Hello, 2016

Color drawing of a female ice-skater being pushed out onto the ice, her skirt and scarf flying..

A new year begins, bumpy with the legacy of all the months and years preceding.  On the brink of the presidential primary season, we see patches and hazards ahead that bear the marks of the candidates, their penchants, and those of previous presidential administrations.  We advance in a world filled with drones, guns, bombs, hotheads, and uncompromising minorities, some of these made more fearsome by government missteps or inactivity.

The deeds and failures of our political leaders and America’s most powerful citizens shape the society we must make our way in.  As we careen into January, it befits us to acknowledge the best and worst of 2015:

Biggest winner
Barack Obama, who achieved most of his agenda for 2015.
Biggest loser
Every state that has refused to expand Medicaid.

Worst politician
Rahm Emanuel, narrowly beating out Benjamin Netanyahu.
Best politician
It’s still Bill Clinton.

Most overrated
Scott Walker, once touted as the ideal GOP candidate.
Most underrated
John Kerry, America’s best statesman since Kissinger.

Most stagnant thinker
The US Congress.
Most original thinker
The creative team behind NASA’s Mars Rover.

Best political theater
Pope Francis addressing Congress.
Worst political theater
Paul Ryan’s beard.

Worst lie
That Carly Fiorina is qualified to be president.

Best photo-op
September’s blood moon.

Capitalist of the year
Amazon’s Jeff Bezos, now owner and invigorator of the Washington Post.
Turncoat of the year
Ted Cruz, now excoriating a justice he once admired.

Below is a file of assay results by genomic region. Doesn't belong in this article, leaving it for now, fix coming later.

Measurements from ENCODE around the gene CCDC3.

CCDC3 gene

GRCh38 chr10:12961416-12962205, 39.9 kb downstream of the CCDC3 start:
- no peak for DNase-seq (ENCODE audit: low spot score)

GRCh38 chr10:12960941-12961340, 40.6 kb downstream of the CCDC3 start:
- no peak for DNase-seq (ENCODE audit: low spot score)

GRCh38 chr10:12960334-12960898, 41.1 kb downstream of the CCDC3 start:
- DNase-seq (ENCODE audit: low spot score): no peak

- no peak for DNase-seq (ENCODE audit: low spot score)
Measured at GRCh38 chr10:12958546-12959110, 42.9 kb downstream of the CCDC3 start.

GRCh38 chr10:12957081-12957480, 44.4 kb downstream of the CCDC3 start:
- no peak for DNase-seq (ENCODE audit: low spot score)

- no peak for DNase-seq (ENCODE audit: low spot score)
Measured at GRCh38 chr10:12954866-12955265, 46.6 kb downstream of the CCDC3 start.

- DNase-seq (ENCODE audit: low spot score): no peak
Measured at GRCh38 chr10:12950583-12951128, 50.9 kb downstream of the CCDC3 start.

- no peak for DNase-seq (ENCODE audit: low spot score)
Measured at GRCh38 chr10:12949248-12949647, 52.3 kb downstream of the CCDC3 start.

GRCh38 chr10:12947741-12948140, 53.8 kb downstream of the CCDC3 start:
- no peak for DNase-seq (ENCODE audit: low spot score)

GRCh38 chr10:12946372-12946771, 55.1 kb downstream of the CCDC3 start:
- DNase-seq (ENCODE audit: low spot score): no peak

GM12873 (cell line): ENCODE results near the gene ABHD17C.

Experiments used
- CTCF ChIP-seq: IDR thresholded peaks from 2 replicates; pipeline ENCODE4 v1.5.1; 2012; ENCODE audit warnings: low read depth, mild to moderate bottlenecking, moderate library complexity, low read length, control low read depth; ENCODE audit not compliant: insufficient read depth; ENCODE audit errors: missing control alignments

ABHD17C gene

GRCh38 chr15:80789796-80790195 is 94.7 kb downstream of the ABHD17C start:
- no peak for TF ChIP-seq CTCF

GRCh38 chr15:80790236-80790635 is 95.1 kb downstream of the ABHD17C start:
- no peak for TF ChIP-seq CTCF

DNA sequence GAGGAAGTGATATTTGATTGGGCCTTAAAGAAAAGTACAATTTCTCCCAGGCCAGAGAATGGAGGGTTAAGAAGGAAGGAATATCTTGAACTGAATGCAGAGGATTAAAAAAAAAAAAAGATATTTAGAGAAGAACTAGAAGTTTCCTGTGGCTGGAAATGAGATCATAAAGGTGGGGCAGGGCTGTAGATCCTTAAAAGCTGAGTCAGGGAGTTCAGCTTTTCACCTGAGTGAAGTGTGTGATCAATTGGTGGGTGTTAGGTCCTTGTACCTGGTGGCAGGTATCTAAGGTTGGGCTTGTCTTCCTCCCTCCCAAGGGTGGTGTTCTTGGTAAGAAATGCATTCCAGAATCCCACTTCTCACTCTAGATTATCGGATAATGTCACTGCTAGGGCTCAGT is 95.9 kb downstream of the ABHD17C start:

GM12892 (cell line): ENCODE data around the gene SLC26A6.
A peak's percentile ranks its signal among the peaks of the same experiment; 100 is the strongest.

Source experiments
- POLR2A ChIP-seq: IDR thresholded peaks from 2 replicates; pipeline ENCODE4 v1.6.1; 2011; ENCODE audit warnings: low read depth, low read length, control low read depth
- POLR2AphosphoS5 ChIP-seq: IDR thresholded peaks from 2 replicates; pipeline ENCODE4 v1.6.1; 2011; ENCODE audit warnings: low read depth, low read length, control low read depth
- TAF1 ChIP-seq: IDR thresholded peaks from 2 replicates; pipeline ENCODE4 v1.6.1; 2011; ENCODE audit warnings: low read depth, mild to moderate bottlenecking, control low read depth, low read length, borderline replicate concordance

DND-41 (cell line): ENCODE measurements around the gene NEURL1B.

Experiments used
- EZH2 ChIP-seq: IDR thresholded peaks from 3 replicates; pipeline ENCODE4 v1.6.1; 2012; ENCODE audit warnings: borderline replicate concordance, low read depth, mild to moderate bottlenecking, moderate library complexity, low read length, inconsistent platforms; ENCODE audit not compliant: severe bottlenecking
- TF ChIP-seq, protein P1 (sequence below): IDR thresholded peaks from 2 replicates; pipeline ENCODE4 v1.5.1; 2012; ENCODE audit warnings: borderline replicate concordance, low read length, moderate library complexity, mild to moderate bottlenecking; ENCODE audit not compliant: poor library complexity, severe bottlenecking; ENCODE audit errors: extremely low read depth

Worst political scandal
Chicago’s cover-up of police misconduct.

Worst idea
That the US should wage war against ISIS in the Middle East.
Best idea
That everyone living in the US should have a legal status.

Boldest political tactics
Donald Trump’s.

Best government dollars spent
Investments in NASA that brought us closer than ever to Mars and Pluto.
Biggest government waste
Most of our military involvement in the Middle East.

Honorable mention
The swansongs of John Boehner and Joe Biden.

Enough already!
Obamacare repeals.

Sorry to see you go
Good-bye to the open out-cry trading pits of Chicago!

Destined for political oblivion in 2016
Marco Rubio, who has foolishly burned his bridges to the Senate.
Destined for political stardom in 2016
South Carolina governor Nikki Haley.  She is a prime pick for VP.

Image: Ethel Rundquist’s cover illustration
for the January 1916 issue of
Vanity Fair, from this source.

An overseer and his underlings

An overseer and two small grimy boys face the camera in a textile mill.

An overseer and two grimy boy doffers face the photographer in a Birmingham, Alabama, textile factory.

The textile mill epitomized mechanized industry, which made humans servants of machines.  Textile manufacture was one of the earliest industries in the US, one often associated with ‘sweated’ labor.  Exploitative practices reached an apogee in the late nineteenth-century American South, where mills employed black and white workers with no other prospects, drawing in many poor Appalachian families.  Conditions in the mills were such that workers (many of them children) were virtually enslaved.  Despite laboring incessantly, they lived in poverty, without recourse to their employer’s authority.  The overseer in this picture boasted of having 30 doffers to do his bidding.  The doffers’ job was to run to replace full spindles with empty ones to keep the looms running smoothly.

This picture was taken in November 1910.

Library of Congress photograph by Lewis Hine.

A serious problem for patriots

Flag flying above House of Representatives, Jan 1917 (Courtesy Library of Congress)